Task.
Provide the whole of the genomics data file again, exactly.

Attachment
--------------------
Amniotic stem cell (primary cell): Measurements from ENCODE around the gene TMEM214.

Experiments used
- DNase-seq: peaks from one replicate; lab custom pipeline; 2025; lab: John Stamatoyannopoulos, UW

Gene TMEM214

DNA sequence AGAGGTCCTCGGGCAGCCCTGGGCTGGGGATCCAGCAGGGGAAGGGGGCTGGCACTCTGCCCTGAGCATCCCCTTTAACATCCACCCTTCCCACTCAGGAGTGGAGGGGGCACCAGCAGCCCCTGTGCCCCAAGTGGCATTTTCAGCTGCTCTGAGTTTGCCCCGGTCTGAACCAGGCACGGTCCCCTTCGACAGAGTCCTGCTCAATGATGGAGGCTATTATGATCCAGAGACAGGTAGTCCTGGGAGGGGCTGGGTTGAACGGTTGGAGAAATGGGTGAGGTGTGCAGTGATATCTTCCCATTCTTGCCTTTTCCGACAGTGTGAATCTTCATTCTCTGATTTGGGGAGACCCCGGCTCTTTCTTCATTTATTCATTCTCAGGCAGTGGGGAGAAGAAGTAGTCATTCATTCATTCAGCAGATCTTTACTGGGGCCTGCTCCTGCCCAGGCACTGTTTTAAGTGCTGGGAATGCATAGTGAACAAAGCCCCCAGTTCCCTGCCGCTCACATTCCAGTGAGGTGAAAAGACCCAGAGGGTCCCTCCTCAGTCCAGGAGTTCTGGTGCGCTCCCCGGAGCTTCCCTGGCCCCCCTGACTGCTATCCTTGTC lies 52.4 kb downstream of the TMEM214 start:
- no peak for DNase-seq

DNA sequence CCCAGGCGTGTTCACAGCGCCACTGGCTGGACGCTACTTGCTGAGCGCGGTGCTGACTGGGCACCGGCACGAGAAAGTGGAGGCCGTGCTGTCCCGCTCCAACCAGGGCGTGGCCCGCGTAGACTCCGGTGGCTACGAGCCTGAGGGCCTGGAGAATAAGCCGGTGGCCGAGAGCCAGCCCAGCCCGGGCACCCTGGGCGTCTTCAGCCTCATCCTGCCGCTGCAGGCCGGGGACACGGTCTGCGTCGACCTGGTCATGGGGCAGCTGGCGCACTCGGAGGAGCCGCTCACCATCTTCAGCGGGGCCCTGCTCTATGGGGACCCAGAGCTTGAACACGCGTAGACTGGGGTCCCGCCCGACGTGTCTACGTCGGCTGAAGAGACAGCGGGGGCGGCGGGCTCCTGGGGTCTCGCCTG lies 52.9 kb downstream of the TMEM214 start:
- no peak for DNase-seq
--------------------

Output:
Amniotic stem cell (primary cell): Measurements from ENCODE around the gene TMEM214.

Experiments used
- DNase-seq: peaks from one replicate; lab custom pipeline; 2025; lab: John Stamatoyannopoulos, UW

Gene TMEM214

DNA sequence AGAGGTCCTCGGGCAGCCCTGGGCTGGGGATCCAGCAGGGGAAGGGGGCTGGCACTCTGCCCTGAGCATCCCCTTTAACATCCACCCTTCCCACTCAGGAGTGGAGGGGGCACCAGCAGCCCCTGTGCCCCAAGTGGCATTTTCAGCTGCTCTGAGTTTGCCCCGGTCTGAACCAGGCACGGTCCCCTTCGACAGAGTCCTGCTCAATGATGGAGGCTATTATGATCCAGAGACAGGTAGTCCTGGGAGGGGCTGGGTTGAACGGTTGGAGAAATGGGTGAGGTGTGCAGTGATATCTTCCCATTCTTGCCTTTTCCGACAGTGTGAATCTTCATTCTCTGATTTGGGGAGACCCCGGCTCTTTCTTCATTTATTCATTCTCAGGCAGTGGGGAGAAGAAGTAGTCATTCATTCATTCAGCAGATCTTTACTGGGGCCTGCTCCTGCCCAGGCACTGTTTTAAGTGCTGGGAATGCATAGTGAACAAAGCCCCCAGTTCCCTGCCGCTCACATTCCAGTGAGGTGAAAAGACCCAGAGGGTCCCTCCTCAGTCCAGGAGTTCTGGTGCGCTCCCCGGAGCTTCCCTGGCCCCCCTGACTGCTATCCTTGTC lies 52.4 kb downstream of the TMEM214 start:
- no peak for DNase-seq

DNA sequence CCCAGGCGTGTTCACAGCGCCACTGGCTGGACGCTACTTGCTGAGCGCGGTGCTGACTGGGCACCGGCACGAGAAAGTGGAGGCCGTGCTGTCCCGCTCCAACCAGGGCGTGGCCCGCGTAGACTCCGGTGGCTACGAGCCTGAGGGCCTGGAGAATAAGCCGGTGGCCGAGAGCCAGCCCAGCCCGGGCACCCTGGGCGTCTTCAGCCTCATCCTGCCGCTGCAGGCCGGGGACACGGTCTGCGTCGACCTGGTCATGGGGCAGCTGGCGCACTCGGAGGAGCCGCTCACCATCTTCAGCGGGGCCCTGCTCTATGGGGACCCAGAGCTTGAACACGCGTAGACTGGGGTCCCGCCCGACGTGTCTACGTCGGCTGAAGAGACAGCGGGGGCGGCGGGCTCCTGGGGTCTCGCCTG lies 52.9 kb downstream of the TMEM214 start:
- no peak for DNase-seq